Through Advent With The Apocalypse: 18/12 – (20) Paul and John, Eschatological Freaks

This Advent, in the Year of the Great Pandemic 2020, it seems appropriate to look at The Apocalypse – that is, The Revelation of John. This is the twentieth of twenty-six short reflections.

Jean Paul Lemieux (1904-1990) Lazare (Lazarus), 1941, from the Art Gallery of Ontario

How do the writings of Paul relate to the Revelation of John the Divine?

The answer is that in they are similar in their broad strokes, but they differ in details. Let’s start with Paul in First Corinthians.

In chapter 15 of Paul’s First Letter to the Corinthians (which is actually his second letter, at least – we just don’t have the earlier correspondence) Paul castigates some of the members of the church in Corinth for not believing in the resurrection of the dead. By this he means the general resurrection of all who have died, but he adds some details (capital letters added):

20 But in fact Christ has been raised from the dead, the first fruits of those who have died. .23 But each in his own order:

A Christ the first fruits,
B then at his coming those who belong to Christ.
E 24 Then comes the end, when he hands over the kingdom to God the Father,
C after he has destroyed every ruler and every authority and power. 25 For he must reign until he has put all his enemies under his feet.
D 26 The last enemy to be destroyed is death. 27 For “God has put all things in subjection under his feet.”
F 28b so that God may be all in all.

We have here a structure of time. Christ has been raised from the dead (A) – that has already happened. Paul believes that Jesus will return, so that is the next step, or B. When Jesus comes the people “who belong to Christ” are raised. That has not happened yet, so the Corinthians would have known that they lived between A and B. The phrasing of the clauses in verse 24 can be confusing, but it seems that the sequence is that after Jesus comes (B) he judges and destroys “every ruler and every authority and power.” These are his enemies, and are not merely human powers but also the demonic powers. The last one is “death.” (D) What happens when death is defeated? All the dead are raised – the ones who were not raised when Jesus first came in glory – so this completes the general resurrection. Then the Son hands his kingdom over to the Father (E) and, in the obscure mystical language of verse 28, God is “all in all.”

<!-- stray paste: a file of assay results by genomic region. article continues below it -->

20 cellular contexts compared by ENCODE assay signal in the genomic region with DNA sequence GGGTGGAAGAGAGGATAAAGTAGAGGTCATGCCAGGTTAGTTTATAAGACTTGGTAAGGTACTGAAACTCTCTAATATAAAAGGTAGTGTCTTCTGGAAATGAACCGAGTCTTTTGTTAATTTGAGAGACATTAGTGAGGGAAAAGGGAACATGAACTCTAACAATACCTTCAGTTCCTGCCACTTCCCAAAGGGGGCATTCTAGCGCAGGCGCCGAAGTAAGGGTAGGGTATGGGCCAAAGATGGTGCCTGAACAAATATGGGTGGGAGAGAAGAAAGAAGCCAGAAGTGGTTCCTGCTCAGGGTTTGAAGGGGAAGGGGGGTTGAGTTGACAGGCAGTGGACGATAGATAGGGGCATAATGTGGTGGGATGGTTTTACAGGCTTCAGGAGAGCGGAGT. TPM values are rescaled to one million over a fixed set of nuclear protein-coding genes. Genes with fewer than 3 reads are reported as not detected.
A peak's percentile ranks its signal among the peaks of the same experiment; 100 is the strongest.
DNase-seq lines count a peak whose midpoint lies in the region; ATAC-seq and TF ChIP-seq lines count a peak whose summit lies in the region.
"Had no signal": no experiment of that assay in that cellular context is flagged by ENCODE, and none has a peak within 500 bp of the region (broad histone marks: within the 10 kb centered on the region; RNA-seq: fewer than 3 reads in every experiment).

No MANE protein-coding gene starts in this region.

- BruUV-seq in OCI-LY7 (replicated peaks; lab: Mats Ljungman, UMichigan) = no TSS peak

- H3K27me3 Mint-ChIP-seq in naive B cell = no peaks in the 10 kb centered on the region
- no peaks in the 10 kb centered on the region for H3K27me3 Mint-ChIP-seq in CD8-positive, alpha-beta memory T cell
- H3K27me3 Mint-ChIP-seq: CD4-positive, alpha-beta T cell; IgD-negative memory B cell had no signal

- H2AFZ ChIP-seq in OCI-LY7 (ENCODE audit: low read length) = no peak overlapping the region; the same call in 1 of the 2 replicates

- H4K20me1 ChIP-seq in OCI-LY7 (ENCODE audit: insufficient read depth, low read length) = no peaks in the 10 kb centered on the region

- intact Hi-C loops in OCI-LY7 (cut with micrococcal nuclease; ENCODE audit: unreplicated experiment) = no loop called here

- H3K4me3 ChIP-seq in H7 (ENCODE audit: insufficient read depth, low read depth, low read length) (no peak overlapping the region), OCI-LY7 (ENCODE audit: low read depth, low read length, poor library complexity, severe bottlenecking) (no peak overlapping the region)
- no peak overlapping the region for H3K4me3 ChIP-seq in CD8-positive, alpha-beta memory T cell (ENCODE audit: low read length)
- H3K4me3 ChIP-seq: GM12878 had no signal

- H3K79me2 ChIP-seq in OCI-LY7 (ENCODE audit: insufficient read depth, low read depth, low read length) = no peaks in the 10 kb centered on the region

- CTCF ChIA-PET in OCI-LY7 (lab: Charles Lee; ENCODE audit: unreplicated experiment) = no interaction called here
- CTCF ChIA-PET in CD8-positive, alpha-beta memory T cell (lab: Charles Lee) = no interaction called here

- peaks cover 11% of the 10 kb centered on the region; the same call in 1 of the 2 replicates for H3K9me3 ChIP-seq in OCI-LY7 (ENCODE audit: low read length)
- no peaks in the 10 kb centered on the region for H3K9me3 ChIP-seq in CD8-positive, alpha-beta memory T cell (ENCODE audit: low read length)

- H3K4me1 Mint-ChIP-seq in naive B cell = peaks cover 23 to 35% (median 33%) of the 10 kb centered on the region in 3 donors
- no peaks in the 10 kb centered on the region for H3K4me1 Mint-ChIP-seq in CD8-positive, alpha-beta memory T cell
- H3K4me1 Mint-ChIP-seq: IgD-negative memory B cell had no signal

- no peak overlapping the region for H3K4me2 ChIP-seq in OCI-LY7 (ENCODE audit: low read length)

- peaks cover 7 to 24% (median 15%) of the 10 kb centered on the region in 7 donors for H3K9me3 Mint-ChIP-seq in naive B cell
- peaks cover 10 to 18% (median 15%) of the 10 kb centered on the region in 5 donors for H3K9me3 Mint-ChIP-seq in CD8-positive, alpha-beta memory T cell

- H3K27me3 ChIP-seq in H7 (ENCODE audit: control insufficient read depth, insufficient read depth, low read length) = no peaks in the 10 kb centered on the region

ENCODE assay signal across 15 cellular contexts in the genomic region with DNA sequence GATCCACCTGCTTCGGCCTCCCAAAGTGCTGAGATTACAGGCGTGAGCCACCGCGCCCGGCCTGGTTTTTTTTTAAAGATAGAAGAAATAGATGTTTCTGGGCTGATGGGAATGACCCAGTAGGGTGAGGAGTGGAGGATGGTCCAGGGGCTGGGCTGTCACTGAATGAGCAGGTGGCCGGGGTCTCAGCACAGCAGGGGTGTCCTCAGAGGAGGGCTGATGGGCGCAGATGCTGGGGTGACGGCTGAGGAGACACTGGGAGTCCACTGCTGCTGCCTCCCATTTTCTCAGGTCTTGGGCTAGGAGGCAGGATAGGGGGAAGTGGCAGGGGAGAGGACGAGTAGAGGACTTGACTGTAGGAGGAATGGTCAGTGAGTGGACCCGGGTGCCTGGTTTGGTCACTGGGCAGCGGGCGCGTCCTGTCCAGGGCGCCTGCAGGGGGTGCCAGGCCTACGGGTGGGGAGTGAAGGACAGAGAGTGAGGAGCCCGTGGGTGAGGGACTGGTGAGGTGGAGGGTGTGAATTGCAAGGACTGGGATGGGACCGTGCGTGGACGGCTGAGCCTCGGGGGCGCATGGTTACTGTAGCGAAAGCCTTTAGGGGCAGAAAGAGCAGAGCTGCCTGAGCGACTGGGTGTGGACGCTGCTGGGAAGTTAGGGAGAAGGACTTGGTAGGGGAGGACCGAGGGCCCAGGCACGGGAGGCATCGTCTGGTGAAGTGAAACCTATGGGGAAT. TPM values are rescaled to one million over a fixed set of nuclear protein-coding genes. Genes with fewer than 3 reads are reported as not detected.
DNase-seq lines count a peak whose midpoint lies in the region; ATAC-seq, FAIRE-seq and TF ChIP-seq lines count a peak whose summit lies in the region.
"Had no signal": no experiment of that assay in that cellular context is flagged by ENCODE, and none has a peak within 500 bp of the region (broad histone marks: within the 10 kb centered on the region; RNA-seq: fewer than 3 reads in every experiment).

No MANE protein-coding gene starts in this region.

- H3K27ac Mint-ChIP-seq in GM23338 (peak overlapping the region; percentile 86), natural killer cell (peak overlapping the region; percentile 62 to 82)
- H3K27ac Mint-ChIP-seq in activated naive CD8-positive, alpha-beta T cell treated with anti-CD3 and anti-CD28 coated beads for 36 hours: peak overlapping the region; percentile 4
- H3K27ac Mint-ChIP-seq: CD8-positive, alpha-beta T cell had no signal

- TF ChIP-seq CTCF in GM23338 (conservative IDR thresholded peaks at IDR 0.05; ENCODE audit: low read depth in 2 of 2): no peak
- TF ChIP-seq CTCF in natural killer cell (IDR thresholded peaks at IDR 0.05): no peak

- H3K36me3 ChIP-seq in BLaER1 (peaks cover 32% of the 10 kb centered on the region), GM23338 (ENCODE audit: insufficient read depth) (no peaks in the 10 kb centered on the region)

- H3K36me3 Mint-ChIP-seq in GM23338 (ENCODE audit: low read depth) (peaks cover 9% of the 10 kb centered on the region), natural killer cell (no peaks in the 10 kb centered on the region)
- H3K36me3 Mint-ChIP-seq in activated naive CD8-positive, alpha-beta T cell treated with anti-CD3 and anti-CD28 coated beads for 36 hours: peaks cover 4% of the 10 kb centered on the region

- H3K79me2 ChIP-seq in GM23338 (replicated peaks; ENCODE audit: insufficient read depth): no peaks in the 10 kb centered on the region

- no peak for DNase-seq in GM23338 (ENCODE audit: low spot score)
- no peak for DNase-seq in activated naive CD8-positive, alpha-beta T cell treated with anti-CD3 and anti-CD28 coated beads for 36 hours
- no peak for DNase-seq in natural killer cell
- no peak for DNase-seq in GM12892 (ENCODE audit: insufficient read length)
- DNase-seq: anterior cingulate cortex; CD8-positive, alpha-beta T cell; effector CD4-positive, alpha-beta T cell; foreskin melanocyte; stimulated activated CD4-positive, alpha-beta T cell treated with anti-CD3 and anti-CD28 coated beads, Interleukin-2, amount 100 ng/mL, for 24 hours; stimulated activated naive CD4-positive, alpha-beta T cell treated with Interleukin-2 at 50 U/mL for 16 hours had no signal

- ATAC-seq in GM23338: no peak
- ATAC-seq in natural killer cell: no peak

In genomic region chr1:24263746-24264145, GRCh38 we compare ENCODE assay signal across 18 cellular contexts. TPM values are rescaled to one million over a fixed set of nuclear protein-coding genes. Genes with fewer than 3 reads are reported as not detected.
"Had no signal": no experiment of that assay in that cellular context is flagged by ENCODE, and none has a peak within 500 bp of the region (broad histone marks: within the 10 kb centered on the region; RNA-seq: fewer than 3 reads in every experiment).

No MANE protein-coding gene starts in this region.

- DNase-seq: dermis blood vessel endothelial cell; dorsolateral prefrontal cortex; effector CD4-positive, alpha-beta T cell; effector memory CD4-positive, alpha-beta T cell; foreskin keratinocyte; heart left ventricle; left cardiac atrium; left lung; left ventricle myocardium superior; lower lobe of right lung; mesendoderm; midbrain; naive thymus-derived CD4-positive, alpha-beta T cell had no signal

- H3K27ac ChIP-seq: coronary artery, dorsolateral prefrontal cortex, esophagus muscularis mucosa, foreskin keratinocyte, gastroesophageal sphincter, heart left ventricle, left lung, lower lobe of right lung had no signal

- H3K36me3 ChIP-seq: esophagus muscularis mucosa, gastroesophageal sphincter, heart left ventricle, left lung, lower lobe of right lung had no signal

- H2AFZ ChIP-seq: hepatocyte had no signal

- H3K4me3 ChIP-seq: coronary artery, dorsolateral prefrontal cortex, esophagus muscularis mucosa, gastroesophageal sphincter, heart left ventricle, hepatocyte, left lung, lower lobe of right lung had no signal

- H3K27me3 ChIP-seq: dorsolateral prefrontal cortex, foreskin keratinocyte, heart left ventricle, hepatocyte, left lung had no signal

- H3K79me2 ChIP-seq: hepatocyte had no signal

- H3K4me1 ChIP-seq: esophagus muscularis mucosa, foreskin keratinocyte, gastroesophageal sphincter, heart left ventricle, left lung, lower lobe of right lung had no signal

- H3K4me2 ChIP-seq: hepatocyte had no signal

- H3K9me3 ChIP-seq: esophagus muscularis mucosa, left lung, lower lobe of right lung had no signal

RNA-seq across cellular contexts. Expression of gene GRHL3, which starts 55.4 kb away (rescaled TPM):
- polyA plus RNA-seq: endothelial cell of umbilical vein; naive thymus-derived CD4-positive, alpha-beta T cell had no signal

In Revelation Jesus has already been raised from the dead. He has won the victory already, but it has not yet been implemented on earth. Where John differs from Paul is in the detailing of how Christ destroys “all his enemies”. And so we get the seven seals and the seven trumpets, the two beasts. Also, there appear to be two stages in the defeat. In the conclusion of chapter 19 the beast (a returned Nero) and the false prophet are thrown into the lake of fire, Jesus reigns, and you’d think that would be the end of things. However, in chapter 20 the dragon, Satan, is thrown into a pit for a thousand years, and Christ reigns with his saints during that time. Then Satan and his minions arise, besieges the beloved city (the New Jerusalem, not yet described), but fire consumes them, and then Satan gets tossed into the lake. Death and Hades are defeated, thrown into the lake of fire with the others, and the dead arise to be judged.

The structure of time in Revelation 19-20 (and other chapters) is more than a little confusing. What I think should be clear is that both Paul and John had an expectation that the end involved a battle between Christ and evil, and that there would be two resurrections.

This might strike us as a bit bizarre – Paul the Apostle and John the Divine both appear to be eschatological freaks. What we are to do with this is what I will examine tomorrow.

About Bruce Bryant-Scott

Canadian. Husband. Father. Christian. Recovering Settler. A priest of the Church of England, Diocese in Europe, on the island of Crete in Greece. More about me at
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